an R&B gem, finally on CD

Old Enough (Antone's Records)
Lou Ann Barton

By Allen Howie

One of my favorite parlor games is the "desert island" question if you were going to be shipwrecked, what records would you want to have with you? Lou Ann Barton's Old Enough has a solid spot in my top ten.

This is the first appearance of Barton's long-out-of-print debut on compact disc and it's cause for celebration. The album was co-produced by ex-Eagle Glenn Frey and legendary soul producer Jerry Wexler, whose efforts to guide a gifted singer into the spotlight were criticized by some for knocking too many of the rough edges off Barton's tough brand of Austin R&B. But these complaints ignored the simple fact that Old Enough is a terrific record, full of the singer's spitfire vocals, skintight arrangements and an unassailable selection of songs.

With support from pros like Frey, Jimmie Vaughan, Barry Beckett and the Muscle Shoals Horns, Barton digs into one deep groove after another, covering tunes ranging from Frankie Miller's great "The Doodle Song" and Marshall Crenshaw's "Brand New Lover" to chestnuts like "Finger Poppin' Time," making each sound like it was written with her in mind. And when she gets her hooks in a ballad, she doesn't let go until she's got you on your knees. On numbers like "The Sudden Stop" and "It's Raining," she breathes heartbreak and loss into every perfect note.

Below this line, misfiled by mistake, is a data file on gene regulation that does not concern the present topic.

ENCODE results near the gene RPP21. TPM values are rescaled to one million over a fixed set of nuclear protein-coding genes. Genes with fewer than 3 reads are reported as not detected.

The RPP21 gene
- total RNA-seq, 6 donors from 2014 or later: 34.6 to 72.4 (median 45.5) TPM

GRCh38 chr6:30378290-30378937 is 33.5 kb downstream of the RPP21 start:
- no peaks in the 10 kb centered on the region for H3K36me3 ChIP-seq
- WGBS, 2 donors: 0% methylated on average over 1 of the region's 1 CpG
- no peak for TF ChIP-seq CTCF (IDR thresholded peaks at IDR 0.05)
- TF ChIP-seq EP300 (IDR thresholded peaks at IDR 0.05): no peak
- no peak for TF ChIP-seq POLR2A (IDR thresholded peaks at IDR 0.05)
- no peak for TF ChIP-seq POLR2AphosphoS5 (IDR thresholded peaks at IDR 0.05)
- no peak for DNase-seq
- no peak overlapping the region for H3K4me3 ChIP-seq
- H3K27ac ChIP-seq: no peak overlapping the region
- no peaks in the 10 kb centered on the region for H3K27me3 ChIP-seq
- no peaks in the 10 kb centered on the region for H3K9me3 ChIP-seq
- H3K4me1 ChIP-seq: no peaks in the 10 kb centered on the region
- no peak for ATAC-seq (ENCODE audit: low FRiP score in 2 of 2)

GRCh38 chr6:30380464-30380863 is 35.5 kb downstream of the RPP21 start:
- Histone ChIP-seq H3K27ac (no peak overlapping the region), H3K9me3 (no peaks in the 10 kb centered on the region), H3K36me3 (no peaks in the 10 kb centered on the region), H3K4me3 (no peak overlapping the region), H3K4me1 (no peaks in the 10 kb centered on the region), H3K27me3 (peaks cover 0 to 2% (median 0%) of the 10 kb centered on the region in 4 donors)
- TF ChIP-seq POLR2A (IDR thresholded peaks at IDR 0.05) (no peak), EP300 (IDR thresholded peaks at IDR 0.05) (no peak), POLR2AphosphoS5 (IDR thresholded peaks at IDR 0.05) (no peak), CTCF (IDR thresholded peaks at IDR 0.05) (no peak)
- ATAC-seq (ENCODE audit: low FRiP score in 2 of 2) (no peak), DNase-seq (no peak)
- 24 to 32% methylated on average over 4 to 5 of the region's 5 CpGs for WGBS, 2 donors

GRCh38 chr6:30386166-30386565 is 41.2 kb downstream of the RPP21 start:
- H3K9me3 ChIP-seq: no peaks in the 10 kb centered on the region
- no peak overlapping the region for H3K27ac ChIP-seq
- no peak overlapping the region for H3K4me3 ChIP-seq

Barton's charming Texas drawl lends each tune a sly sense of fun that plays to her advantage, making this record a delightful introduction to one of the South's great female singers and about as much fun as you can have with your clothes on. (And once you get the habit, Barton's Forbidden Tones and Read My Lips are also available on CD, as is Dreams Come True, her collaboration with Marcia Ball and Angela Strehli.)